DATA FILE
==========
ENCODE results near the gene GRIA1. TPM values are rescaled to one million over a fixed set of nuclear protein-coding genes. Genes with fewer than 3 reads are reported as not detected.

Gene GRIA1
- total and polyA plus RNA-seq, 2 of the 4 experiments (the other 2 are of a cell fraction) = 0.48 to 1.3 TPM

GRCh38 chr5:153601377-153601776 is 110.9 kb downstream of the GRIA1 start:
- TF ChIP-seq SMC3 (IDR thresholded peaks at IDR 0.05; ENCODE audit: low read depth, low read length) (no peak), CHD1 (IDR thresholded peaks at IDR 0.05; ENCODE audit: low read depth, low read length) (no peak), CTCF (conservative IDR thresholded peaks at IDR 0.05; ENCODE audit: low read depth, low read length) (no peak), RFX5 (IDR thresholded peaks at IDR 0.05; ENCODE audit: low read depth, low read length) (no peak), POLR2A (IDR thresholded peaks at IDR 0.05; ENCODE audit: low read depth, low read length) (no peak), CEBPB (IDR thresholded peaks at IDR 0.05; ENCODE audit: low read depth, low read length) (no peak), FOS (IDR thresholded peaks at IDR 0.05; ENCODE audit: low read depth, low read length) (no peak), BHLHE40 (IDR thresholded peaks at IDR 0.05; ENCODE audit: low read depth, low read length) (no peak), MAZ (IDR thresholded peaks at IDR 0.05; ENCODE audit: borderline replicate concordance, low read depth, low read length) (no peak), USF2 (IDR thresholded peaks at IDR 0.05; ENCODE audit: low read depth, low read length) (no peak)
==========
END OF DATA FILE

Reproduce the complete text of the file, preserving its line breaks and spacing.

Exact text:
ENCODE results near the gene GRIA1. TPM values are rescaled to one million over a fixed set of nuclear protein-coding genes. Genes with fewer than 3 reads are reported as not detected.

Gene GRIA1
- total and polyA plus RNA-seq, 2 of the 4 experiments (the other 2 are of a cell fraction) = 0.48 to 1.3 TPM

GRCh38 chr5:153601377-153601776 is 110.9 kb downstream of the GRIA1 start:
- TF ChIP-seq SMC3 (IDR thresholded peaks at IDR 0.05; ENCODE audit: low read depth, low read length) (no peak), CHD1 (IDR thresholded peaks at IDR 0.05; ENCODE audit: low read depth, low read length) (no peak), CTCF (conservative IDR thresholded peaks at IDR 0.05; ENCODE audit: low read depth, low read length) (no peak), RFX5 (IDR thresholded peaks at IDR 0.05; ENCODE audit: low read depth, low read length) (no peak), POLR2A (IDR thresholded peaks at IDR 0.05; ENCODE audit: low read depth, low read length) (no peak), CEBPB (IDR thresholded peaks at IDR 0.05; ENCODE audit: low read depth, low read length) (no peak), FOS (IDR thresholded peaks at IDR 0.05; ENCODE audit: low read depth, low read length) (no peak), BHLHE40 (IDR thresholded peaks at IDR 0.05; ENCODE audit: low read depth, low read length) (no peak), MAZ (IDR thresholded peaks at IDR 0.05; ENCODE audit: borderline replicate concordance, low read depth, low read length) (no peak), USF2 (IDR thresholded peaks at IDR 0.05; ENCODE audit: low read depth, low read length) (no peak)